Doctors use two types of radiation therapy to treat bladder cancer:

  • External radiation: A large machine outside the body aims radiation at the tumor area. Most people receiving external radiation are treated 5 days a week for 5 to 7 weeks as an outpatient. This schedule helps protect healthy cells and tissues by spreading out the total dose of radiation. Treatment may be shorter when external radiation is given along with radiation implants.

  • Internal radiation: The doctor places a small container of a radioactive substance into the bladder through the urethra or through an incision in the abdomen. The patient stays in the hospital for several days during this treatment. To protect others from radiation exposure, patients may not be able to have visitors or may have visitors for only a short period of time while the implant is in place. Once the implant is removed, no radioactivity is left in the body.

Some patients with bladder cancer receive both kinds of radiation therapy to treat their bladder cancer.

Chemotherapy uses drugs to kill cancer cells. The doctor may use one drug or a combination of drugs as part of your bladder cancer treatment.

For patients with superficial bladder cancer, the doctor may use intravesical chemotherapy after removing the cancer with TUR. This is local therapy. The doctor inserts a tube (catheter) through the urethra and puts liquid drugs in the bladder through the catheter. The drugs remain in the bladder for several hours. They mainly affect the cells in the bladder. Usually, the patient has this treatment once a week for several weeks. Sometimes, the treatments continue once or several times a month for up to a year.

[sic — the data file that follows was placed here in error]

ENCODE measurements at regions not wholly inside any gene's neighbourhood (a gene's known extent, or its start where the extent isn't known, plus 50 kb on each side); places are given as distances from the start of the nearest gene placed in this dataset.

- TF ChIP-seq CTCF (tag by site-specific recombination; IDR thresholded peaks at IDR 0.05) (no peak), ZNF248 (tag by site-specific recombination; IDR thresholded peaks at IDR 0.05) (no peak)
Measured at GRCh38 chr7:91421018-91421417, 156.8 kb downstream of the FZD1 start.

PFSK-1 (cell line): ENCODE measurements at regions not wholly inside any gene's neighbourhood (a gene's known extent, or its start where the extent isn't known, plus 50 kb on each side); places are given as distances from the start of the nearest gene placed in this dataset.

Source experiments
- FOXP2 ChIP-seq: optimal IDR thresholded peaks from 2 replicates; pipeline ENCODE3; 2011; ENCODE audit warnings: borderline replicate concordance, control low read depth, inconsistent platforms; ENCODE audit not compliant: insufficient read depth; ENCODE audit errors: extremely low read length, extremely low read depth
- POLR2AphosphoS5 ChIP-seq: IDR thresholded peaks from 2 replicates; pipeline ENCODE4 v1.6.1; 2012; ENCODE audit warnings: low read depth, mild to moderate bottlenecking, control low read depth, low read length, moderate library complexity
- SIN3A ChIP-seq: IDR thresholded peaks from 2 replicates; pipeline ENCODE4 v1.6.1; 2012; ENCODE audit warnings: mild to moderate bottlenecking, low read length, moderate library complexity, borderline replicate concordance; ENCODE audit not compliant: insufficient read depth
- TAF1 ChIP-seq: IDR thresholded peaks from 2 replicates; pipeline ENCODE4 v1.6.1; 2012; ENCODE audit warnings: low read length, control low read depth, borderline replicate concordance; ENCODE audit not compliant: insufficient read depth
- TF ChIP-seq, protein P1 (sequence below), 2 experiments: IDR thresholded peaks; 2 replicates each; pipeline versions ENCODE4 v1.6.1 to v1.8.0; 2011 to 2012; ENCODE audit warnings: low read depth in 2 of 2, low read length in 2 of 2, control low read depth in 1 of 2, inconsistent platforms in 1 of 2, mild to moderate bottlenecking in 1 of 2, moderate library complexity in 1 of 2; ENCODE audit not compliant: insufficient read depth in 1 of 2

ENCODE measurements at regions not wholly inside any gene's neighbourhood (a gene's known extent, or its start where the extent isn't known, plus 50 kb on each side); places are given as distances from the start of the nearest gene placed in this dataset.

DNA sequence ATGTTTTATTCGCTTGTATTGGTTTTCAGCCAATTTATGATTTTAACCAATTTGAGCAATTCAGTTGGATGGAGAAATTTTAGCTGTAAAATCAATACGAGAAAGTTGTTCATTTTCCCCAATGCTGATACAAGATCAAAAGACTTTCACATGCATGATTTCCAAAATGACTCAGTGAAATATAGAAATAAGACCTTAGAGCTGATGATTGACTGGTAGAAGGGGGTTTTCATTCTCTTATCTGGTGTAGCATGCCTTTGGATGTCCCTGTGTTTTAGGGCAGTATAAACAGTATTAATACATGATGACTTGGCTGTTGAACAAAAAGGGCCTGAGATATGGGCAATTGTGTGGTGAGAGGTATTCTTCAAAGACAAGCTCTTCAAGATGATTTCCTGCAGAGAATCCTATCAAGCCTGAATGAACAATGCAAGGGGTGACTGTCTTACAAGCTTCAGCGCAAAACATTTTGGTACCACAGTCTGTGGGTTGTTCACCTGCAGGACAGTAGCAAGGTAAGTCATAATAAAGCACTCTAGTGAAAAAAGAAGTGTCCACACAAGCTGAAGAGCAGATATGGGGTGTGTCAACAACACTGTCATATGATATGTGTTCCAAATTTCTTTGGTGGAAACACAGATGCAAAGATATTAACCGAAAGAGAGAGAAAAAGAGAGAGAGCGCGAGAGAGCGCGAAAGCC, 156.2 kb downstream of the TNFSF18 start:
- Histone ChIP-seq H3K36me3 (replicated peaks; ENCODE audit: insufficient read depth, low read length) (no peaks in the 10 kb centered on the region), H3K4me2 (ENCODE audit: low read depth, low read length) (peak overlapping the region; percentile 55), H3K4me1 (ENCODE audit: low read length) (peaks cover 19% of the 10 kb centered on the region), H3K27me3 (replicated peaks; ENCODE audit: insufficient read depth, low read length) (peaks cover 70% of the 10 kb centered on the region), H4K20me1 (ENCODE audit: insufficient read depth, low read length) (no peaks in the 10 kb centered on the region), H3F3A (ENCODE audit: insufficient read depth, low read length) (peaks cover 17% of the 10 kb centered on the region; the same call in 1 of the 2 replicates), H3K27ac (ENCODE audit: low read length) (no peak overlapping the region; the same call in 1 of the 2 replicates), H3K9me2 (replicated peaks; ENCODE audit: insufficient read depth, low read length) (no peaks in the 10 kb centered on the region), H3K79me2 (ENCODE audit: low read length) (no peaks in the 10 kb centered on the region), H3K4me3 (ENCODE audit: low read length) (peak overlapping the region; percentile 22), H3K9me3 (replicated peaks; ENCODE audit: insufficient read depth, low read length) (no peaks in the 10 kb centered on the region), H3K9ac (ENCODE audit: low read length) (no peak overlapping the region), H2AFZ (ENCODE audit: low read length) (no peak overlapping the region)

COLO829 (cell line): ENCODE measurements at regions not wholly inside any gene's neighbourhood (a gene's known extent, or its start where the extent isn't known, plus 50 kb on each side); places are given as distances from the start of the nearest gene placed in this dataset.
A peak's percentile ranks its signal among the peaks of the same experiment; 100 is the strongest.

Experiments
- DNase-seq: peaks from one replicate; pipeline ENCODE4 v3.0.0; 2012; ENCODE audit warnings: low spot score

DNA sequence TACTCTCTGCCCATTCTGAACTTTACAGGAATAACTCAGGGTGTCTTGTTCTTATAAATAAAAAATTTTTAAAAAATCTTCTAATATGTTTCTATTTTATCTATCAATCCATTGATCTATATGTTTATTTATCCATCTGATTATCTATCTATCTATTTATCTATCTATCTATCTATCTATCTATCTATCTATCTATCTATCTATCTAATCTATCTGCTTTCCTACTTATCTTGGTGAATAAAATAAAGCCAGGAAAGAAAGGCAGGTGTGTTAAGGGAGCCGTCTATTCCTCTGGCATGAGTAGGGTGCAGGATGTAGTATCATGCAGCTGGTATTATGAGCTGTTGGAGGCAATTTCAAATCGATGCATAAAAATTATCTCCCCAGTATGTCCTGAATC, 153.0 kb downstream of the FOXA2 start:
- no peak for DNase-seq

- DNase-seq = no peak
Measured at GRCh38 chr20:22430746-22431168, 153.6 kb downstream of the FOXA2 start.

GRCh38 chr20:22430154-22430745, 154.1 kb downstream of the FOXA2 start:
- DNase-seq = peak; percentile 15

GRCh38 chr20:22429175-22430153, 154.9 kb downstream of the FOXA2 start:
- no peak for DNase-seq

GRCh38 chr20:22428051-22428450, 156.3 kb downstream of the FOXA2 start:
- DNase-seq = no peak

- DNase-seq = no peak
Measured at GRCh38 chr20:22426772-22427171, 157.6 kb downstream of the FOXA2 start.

If the cancer has deeply invaded the bladder or spread to lymph nodes or other organs, the doctor may give drugs through a vein. This treatment is called intravenous chemotherapy. It is systemic therapy, meaning that the drugs flow through the bloodstream to nearly every part of the body. The drugs are usually given in cycles so that a recovery period follows every treatment period.

The patient may have chemotherapy alone or combined with surgery, radiation therapy, or both. Usually chemotherapy is an outpatient treatment given at the hospital, clinic, or at the doctor's office. However, depending on which drugs are given and the patient's general health, the patient may need a short hospital stay.

Biological therapy (also called immunotherapy) uses the body's natural ability (immune system) to fight cancer. Biological therapy is most often used after TUR for superficial bladder cancer. This helps prevent the cancer from coming back.

The doctor may use intravesical biological therapy with BCG solution. BCG solution contains live, weakened bacteria. The bacteria stimulate the immune system to kill cancer cells in the bladder. The doctor uses a catheter to put the solution in the bladder. The patient must hold the solution in the bladder for about 2 hours. BCG treatment is usually done once a week for 6 weeks.